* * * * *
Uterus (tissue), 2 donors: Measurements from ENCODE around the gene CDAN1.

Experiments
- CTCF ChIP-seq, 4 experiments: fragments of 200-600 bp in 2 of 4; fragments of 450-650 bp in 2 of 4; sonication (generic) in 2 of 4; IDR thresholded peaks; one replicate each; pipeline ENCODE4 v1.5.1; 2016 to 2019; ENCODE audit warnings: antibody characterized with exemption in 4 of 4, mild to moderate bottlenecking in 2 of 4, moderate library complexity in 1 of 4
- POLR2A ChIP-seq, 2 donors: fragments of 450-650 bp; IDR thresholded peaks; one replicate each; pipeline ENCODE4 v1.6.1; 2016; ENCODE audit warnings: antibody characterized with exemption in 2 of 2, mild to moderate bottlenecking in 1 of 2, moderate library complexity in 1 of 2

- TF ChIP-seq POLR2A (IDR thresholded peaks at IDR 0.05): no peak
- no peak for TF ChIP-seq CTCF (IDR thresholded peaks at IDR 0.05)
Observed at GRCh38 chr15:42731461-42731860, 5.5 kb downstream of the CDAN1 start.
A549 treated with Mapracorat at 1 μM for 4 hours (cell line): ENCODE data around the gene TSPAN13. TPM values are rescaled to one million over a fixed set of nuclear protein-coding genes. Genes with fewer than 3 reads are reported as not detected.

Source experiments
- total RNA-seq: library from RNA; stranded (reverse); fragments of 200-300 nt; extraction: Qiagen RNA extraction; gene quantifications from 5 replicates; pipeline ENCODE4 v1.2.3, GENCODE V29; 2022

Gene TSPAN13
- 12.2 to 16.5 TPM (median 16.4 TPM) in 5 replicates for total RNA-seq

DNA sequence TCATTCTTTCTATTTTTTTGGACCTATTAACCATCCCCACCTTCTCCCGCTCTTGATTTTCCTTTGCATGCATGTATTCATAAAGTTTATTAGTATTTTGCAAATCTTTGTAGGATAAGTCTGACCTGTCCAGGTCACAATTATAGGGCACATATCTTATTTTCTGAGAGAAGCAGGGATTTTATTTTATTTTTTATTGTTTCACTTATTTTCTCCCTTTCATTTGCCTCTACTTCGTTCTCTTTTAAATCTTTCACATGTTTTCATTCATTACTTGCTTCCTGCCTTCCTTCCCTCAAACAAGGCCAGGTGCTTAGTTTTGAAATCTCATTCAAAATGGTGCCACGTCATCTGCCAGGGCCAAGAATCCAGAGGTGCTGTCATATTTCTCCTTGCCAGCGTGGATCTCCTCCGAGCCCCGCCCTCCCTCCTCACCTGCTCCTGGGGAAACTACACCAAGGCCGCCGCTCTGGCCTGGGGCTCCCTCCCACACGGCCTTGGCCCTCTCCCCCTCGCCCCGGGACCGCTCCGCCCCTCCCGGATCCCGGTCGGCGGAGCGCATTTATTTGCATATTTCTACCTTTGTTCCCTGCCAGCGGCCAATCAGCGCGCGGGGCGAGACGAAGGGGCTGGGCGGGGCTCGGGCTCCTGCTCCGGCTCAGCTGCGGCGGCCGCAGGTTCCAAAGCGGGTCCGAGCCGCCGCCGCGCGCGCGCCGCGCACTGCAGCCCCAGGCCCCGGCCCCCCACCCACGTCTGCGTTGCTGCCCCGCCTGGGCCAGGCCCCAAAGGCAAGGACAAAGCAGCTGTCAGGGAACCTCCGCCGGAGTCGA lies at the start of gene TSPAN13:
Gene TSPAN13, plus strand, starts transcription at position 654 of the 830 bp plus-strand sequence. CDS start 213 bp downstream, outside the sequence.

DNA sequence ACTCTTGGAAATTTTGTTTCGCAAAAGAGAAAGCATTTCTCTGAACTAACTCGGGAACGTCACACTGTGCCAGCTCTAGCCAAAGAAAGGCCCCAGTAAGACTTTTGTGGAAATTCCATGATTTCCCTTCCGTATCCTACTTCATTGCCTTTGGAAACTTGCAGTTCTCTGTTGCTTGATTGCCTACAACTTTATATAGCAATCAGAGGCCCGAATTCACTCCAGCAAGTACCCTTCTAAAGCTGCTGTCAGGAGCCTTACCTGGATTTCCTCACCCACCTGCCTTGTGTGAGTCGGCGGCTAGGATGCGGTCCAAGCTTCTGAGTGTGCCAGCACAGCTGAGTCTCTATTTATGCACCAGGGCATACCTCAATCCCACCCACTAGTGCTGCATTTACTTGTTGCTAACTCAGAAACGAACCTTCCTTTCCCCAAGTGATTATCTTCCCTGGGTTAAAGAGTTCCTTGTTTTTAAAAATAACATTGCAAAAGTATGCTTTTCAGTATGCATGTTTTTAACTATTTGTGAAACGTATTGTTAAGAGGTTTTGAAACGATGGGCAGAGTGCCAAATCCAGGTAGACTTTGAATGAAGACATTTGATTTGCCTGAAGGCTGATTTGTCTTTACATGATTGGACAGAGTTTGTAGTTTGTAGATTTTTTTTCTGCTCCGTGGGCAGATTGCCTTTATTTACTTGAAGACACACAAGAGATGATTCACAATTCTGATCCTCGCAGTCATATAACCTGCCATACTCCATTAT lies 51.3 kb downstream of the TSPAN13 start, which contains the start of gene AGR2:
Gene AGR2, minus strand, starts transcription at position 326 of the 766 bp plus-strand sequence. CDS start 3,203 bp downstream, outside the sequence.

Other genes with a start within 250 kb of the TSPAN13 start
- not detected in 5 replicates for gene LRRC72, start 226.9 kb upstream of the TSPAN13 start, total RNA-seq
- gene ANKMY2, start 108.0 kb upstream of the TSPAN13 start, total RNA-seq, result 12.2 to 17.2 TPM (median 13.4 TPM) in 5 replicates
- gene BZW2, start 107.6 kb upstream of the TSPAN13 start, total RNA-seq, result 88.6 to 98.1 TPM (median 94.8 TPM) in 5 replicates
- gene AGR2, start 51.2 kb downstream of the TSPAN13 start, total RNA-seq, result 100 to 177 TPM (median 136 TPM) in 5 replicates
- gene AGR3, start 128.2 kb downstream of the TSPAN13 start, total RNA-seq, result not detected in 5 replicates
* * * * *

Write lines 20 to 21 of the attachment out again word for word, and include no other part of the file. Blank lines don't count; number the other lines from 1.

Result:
- gene BZW2, start 107.6 kb upstream of the TSPAN13 start, total RNA-seq, result 88.6 to 98.1 TPM (median 94.8 TPM) in 5 replicates
- gene AGR2, start 51.2 kb downstream of the TSPAN13 start, total RNA-seq, result 100 to 177 TPM (median 136 TPM) in 5 replicates